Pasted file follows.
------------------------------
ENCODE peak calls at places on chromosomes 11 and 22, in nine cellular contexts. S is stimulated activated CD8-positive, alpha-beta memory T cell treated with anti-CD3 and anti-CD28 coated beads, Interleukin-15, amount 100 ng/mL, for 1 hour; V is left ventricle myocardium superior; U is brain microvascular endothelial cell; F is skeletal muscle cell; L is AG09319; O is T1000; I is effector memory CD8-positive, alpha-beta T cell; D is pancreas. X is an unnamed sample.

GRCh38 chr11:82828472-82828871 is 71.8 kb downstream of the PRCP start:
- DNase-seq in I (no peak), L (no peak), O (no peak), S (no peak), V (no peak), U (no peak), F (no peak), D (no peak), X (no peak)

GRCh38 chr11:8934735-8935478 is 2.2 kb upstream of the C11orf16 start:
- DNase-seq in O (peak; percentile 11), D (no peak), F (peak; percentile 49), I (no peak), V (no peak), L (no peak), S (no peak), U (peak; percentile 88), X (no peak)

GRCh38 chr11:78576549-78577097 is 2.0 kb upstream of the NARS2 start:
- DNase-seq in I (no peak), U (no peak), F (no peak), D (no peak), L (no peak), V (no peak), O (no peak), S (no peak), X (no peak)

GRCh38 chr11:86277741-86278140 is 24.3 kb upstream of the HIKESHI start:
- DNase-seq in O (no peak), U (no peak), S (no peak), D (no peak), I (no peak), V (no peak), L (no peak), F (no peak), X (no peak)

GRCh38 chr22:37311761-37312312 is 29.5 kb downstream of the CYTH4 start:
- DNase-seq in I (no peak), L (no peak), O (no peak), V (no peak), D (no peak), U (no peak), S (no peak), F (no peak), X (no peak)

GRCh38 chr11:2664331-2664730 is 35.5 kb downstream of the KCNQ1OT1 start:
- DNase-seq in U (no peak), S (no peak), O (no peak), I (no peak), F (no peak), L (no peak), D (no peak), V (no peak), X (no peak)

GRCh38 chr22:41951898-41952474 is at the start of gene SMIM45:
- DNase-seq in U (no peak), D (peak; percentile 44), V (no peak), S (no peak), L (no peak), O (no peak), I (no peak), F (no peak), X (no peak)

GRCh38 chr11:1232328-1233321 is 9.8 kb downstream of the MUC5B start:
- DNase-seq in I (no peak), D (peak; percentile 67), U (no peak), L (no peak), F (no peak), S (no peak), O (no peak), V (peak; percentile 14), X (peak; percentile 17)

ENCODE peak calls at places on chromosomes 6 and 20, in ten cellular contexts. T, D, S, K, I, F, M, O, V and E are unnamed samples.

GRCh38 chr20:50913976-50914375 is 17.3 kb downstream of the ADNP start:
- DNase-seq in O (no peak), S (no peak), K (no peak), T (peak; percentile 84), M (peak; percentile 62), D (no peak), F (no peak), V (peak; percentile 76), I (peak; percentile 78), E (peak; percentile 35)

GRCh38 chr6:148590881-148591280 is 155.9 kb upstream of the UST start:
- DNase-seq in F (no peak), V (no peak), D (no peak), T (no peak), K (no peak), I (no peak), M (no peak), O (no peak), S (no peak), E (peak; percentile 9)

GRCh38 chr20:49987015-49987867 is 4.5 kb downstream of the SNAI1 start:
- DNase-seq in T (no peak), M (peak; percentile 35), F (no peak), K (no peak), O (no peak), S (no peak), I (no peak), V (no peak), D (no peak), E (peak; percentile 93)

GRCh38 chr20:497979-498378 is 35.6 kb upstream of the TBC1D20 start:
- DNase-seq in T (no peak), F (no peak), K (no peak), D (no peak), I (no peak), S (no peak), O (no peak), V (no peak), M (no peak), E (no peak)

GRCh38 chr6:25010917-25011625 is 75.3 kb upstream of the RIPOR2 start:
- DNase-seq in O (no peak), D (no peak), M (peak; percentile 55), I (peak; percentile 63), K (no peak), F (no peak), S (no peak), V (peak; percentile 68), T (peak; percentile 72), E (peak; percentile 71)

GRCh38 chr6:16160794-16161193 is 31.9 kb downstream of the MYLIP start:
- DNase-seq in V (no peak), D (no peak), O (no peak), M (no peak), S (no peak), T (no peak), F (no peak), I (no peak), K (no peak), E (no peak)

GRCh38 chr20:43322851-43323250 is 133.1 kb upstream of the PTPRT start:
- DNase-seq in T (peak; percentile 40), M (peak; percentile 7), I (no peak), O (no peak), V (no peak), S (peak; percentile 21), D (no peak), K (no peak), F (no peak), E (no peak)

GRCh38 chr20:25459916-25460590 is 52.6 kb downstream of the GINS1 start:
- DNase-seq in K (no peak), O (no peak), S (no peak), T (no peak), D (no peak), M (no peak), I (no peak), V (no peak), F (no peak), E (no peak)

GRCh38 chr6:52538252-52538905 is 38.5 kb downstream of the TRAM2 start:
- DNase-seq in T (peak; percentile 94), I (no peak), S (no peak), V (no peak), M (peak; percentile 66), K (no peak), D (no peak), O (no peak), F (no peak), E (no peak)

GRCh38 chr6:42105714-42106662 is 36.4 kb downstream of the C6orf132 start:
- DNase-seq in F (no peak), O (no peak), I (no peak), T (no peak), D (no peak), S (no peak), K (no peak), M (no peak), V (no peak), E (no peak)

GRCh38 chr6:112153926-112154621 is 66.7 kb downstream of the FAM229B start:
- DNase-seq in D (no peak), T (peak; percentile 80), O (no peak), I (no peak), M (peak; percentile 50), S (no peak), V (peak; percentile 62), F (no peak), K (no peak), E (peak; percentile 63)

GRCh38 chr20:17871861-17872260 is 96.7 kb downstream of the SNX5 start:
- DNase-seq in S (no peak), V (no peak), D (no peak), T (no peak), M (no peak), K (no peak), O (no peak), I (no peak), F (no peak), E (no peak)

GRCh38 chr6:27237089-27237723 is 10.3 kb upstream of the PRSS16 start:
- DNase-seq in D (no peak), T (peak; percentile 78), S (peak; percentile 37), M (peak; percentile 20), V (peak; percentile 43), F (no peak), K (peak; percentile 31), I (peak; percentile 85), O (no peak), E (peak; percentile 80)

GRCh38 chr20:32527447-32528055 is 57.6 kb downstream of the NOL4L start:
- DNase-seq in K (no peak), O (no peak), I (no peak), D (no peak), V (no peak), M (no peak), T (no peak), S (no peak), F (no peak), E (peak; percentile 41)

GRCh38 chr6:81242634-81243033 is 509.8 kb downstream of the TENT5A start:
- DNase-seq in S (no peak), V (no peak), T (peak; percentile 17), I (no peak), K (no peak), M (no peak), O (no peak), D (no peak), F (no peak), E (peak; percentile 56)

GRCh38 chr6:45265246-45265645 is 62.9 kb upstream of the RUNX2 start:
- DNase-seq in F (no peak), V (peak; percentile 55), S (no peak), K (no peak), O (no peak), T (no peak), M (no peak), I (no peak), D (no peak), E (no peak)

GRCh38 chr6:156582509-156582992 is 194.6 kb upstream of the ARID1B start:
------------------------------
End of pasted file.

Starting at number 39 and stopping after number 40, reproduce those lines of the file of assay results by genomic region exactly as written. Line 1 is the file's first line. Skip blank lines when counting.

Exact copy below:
GRCh38 chr6:112153926-112154621 is 66.7 kb downstream of the FAM229B start:
- DNase-seq in D (no peak), T (peak; percentile 80), O (no peak), I (no peak), M (peak; percentile 50), S (no peak), V (peak; percentile 62), F (no peak), K (no peak), E (peak; percentile 63)